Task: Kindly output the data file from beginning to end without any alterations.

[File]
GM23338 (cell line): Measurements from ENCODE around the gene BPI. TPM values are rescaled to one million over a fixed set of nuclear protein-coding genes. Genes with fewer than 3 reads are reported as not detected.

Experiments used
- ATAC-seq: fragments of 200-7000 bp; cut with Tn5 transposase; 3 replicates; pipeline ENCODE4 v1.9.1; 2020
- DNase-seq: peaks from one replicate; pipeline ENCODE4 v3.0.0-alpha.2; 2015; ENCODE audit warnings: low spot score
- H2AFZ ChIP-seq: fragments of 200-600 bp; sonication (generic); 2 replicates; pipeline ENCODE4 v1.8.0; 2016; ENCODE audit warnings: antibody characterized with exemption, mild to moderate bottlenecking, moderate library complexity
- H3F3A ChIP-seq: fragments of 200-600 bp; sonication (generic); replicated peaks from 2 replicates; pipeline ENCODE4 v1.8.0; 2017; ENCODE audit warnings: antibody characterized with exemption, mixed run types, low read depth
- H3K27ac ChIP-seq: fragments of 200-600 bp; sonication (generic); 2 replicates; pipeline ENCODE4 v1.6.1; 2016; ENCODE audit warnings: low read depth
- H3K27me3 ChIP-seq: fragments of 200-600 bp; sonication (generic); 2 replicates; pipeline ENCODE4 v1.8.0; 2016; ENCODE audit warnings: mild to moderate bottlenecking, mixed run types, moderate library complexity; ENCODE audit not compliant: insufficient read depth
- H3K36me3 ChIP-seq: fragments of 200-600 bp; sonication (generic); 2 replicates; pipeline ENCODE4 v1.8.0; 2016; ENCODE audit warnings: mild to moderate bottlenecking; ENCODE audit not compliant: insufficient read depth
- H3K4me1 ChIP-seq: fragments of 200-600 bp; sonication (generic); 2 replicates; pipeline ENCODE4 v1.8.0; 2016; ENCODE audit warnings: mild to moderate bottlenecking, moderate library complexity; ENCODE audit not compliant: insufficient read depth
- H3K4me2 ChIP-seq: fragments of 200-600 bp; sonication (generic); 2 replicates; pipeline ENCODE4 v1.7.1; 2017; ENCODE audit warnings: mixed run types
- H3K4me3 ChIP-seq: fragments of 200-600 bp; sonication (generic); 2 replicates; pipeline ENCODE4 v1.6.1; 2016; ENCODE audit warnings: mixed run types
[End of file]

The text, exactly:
GM23338 (cell line): Measurements from ENCODE around the gene BPI. TPM values are rescaled to one million over a fixed set of nuclear protein-coding genes. Genes with fewer than 3 reads are reported as not detected.

Experiments used
- ATAC-seq: fragments of 200-7000 bp; cut with Tn5 transposase; 3 replicates; pipeline ENCODE4 v1.9.1; 2020
- DNase-seq: peaks from one replicate; pipeline ENCODE4 v3.0.0-alpha.2; 2015; ENCODE audit warnings: low spot score
- H2AFZ ChIP-seq: fragments of 200-600 bp; sonication (generic); 2 replicates; pipeline ENCODE4 v1.8.0; 2016; ENCODE audit warnings: antibody characterized with exemption, mild to moderate bottlenecking, moderate library complexity
- H3F3A ChIP-seq: fragments of 200-600 bp; sonication (generic); replicated peaks from 2 replicates; pipeline ENCODE4 v1.8.0; 2017; ENCODE audit warnings: antibody characterized with exemption, mixed run types, low read depth
- H3K27ac ChIP-seq: fragments of 200-600 bp; sonication (generic); 2 replicates; pipeline ENCODE4 v1.6.1; 2016; ENCODE audit warnings: low read depth
- H3K27me3 ChIP-seq: fragments of 200-600 bp; sonication (generic); 2 replicates; pipeline ENCODE4 v1.8.0; 2016; ENCODE audit warnings: mild to moderate bottlenecking, mixed run types, moderate library complexity; ENCODE audit not compliant: insufficient read depth
- H3K36me3 ChIP-seq: fragments of 200-600 bp; sonication (generic); 2 replicates; pipeline ENCODE4 v1.8.0; 2016; ENCODE audit warnings: mild to moderate bottlenecking; ENCODE audit not compliant: insufficient read depth
- H3K4me1 ChIP-seq: fragments of 200-600 bp; sonication (generic); 2 replicates; pipeline ENCODE4 v1.8.0; 2016; ENCODE audit warnings: mild to moderate bottlenecking, moderate library complexity; ENCODE audit not compliant: insufficient read depth
- H3K4me2 ChIP-seq: fragments of 200-600 bp; sonication (generic); 2 replicates; pipeline ENCODE4 v1.7.1; 2017; ENCODE audit warnings: mixed run types
- H3K4me3 ChIP-seq: fragments of 200-600 bp; sonication (generic); 2 replicates; pipeline ENCODE4 v1.6.1; 2016; ENCODE audit warnings: mixed run types